The forged crank comes from Ford Motorsport, and the forged moly-coated pistons have ceramic crowns that provide the heat protection needed to reliably make such massive power. And speaking of power, Patterson says the 1000, in its current tune, produces about 800 bhp at the rear wheels, which equates to around 920 at the crank. While that's not a true 1000 bhp, the Shelby does have a stock exhaust manifold and catalytic converters. A non-street-legal package for drag racers and road racers, with a 4.0-liter Whipple blower, long-tube headers and no cats, produces around 960 bhp at the rear wheels, or about 1100 bhp at the crank.
While we wish the 49-state Shelby with cats had a genuine 1000 bhp at the crank, we'll cut Shelby some slack. Patterson also adds that development continues on the powertrain, and a true street-legal 1000 bhp isn't out of the question before the New York show debut.
When I drove the 1000 on the road course adjacent to Las Vegas Motor Speedway, it could spin its rear wheels in 1st, 2nd and 3rd gears, accompanied by just enough blower whine to tell you something special is going on beneath that raised hood. While the Shelby folks are still fine-tuning the low-speed driveability of the car, the 1000 felt great at speed on the course, even though I wished the stiff action of its short-shift kit was as light and easy as that of the twin-disc clutch.
Although the 6-piston 14.0-in. Wilwood front brakes are up to the task, you frequently enter corners with much more speed than expected. If you go in way too hot, the car will push, but for the most part, the 1000, aided by its better balance and 2.5 degrees of negative front camber, turns in especially well, which will get even better with the Michelin Pilot Sport Cup tires. With AdvanceTrac (tailored to the car by Shelby) off, the exit slip angle is largely (and entertainingly) determined by your right foot. Sport mode is a good compromise for enthusiastic beginners, as it allows a fair amount of drifting without intervening. Yes, the 1000 has a heavy feel, but the massive power makes for a superbly entertaining car, and the standard launch control holds the revs at 4500 rpm before the driver sidesteps the clutch and gets a wild computer-managed ride.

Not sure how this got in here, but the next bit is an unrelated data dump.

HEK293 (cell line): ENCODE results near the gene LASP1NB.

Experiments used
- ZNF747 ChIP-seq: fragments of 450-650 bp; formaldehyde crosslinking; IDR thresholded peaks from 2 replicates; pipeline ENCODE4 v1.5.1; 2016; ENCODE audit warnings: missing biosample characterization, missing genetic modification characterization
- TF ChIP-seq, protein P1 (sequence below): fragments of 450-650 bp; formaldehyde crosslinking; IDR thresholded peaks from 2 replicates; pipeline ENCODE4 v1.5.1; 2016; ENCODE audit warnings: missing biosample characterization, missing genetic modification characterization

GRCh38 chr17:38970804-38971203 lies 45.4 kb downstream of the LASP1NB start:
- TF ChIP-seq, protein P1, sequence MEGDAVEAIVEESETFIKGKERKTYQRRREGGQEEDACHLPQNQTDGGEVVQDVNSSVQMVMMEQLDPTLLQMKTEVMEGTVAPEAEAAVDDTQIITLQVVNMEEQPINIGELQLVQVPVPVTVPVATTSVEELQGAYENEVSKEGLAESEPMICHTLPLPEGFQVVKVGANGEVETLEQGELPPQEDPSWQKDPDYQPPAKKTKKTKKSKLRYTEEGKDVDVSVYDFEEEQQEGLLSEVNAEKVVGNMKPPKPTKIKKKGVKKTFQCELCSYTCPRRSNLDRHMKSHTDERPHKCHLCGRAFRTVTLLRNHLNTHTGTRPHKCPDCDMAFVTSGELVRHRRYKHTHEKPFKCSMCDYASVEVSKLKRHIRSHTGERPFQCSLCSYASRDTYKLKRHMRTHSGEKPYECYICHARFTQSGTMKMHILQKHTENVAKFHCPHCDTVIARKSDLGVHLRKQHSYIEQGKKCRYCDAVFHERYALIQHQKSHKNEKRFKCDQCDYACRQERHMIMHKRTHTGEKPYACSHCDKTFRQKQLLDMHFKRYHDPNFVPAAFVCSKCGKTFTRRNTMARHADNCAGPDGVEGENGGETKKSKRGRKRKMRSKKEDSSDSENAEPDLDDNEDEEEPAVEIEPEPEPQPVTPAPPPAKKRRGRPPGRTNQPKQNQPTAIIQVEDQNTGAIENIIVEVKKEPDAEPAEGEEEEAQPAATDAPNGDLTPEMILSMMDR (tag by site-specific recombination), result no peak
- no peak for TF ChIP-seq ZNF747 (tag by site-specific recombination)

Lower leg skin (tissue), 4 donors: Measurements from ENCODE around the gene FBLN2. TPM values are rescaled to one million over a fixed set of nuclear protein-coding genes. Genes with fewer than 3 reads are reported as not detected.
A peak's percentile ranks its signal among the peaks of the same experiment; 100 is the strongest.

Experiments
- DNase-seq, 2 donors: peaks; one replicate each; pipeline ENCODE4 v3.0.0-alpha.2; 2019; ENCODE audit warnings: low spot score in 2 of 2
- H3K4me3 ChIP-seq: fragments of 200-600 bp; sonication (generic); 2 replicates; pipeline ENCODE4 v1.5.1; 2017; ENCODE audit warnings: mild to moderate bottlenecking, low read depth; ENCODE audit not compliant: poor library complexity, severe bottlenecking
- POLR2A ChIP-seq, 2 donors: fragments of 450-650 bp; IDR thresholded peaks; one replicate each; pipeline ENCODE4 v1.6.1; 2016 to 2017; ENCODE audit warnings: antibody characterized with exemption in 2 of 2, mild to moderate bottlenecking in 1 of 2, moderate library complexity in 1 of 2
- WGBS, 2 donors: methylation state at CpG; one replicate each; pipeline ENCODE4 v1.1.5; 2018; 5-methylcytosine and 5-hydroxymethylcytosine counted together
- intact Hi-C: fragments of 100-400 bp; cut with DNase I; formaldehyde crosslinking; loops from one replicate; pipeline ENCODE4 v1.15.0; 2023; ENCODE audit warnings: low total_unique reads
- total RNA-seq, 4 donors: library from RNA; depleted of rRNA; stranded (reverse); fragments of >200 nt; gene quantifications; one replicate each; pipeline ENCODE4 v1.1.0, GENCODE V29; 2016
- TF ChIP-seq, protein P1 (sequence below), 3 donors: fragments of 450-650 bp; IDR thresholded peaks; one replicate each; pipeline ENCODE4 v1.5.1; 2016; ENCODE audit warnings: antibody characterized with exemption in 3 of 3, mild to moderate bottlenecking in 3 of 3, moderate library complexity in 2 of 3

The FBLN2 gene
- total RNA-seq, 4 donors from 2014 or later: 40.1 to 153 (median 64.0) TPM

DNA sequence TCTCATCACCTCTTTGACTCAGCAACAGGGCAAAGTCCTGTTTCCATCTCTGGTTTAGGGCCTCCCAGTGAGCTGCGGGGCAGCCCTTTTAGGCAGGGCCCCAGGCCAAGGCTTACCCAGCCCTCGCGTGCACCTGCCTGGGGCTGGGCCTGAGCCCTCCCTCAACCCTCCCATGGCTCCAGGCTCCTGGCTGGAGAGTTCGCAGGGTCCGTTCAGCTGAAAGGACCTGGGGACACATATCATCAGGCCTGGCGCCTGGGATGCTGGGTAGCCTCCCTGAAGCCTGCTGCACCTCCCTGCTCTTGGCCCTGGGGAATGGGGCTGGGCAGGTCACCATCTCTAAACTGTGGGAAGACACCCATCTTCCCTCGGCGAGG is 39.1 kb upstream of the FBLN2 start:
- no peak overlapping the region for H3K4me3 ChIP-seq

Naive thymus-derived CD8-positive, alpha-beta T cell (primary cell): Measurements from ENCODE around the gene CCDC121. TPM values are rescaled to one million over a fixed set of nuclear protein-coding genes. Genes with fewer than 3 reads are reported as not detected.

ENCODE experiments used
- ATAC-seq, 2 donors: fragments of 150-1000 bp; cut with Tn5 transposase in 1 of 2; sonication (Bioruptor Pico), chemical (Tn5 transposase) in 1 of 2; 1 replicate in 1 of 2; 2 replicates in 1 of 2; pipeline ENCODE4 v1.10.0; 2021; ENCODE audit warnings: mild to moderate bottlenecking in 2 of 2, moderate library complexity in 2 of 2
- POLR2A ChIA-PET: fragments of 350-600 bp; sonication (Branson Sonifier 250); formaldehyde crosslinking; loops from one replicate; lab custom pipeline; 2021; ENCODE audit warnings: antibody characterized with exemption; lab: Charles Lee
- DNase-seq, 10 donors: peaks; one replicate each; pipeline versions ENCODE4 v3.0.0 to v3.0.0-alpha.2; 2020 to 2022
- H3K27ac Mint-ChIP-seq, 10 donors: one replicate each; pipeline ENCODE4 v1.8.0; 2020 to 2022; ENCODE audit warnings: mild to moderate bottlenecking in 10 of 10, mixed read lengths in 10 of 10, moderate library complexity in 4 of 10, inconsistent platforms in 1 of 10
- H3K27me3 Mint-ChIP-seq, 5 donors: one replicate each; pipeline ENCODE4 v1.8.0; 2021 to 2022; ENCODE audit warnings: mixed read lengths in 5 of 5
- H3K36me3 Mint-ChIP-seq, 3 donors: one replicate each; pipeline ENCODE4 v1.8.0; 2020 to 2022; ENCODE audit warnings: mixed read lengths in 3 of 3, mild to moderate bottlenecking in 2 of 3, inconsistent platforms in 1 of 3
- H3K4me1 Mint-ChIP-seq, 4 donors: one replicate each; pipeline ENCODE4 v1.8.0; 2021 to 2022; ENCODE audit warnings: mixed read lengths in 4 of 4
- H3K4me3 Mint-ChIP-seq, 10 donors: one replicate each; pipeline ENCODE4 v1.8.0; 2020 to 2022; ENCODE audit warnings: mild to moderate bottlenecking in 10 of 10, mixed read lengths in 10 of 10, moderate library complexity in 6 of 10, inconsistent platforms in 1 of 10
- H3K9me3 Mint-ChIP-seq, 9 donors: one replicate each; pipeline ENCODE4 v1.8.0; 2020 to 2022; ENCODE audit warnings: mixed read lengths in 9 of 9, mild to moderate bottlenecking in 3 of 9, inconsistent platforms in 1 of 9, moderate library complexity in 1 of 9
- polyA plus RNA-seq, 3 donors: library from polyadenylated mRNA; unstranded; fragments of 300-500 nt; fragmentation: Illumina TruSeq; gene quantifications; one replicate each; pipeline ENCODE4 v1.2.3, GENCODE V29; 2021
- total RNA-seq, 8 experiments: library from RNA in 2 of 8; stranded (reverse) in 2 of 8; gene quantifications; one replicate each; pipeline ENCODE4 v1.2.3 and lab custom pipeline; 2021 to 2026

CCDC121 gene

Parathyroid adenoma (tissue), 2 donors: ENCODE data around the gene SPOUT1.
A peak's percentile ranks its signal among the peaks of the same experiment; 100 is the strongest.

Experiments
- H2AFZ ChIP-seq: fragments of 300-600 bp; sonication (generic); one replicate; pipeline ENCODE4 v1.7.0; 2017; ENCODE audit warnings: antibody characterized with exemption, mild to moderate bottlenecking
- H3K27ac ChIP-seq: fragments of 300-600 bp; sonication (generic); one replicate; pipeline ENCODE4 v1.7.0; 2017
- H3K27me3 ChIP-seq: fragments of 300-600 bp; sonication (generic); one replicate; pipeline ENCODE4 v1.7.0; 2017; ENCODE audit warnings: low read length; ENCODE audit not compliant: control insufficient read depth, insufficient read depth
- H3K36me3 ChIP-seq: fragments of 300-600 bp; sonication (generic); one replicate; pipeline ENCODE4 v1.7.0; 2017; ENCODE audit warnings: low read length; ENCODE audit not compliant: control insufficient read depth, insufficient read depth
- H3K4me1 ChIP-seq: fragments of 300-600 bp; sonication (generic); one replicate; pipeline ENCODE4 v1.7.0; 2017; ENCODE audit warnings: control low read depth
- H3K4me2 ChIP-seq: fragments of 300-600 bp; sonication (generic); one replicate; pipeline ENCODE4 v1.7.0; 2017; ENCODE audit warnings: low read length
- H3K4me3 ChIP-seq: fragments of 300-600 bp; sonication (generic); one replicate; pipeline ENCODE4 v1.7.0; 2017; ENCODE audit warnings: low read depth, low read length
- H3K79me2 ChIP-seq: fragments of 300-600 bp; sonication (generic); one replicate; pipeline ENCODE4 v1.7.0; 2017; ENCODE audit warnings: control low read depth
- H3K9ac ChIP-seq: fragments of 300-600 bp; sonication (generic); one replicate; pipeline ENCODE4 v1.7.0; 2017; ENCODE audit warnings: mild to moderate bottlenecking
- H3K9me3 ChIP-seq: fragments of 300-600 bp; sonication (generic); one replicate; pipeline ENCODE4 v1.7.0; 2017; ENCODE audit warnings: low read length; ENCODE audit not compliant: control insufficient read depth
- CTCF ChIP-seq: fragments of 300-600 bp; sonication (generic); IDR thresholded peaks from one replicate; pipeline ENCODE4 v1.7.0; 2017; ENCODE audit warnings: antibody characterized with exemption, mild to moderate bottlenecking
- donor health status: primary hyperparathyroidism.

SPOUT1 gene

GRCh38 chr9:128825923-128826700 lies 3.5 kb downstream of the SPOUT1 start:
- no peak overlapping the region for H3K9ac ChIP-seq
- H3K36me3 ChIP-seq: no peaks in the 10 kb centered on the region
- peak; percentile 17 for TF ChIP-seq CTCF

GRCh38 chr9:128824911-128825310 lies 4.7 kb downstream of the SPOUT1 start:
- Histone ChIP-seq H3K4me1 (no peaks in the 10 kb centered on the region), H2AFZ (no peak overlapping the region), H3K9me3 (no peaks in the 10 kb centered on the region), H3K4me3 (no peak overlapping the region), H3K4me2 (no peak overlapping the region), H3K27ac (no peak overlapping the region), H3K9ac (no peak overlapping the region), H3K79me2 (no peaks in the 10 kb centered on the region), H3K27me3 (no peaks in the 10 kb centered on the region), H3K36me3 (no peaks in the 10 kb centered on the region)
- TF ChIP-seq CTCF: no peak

When the 1000 was conceived, Shelby wanted an easily driveable street-legal Mustang that would go 200 mph, without major visual modifications. That car has been built. At $149,995 ( the cost of a GT500), the 1000 is by no means cheap, but it's a substantive, expensive build, and the Shelby folks will tailor the suspension, tires and alignment for road racing, drag racing or street use. Although Shelby has talked about driving the 1000 in a standing mile and hitting the magic 200, he says macular degeneration has made his vision so bad that it would be "stupid" to now give it a try.
So here's an idea ol' Shel might like—let us drive it to that speed. We can't think of a more fitting way to celebrate the 50th Anniversary of Shelby American. More 50 Years of Shelby - Road Test: 1962 Shelby CSX2000 >>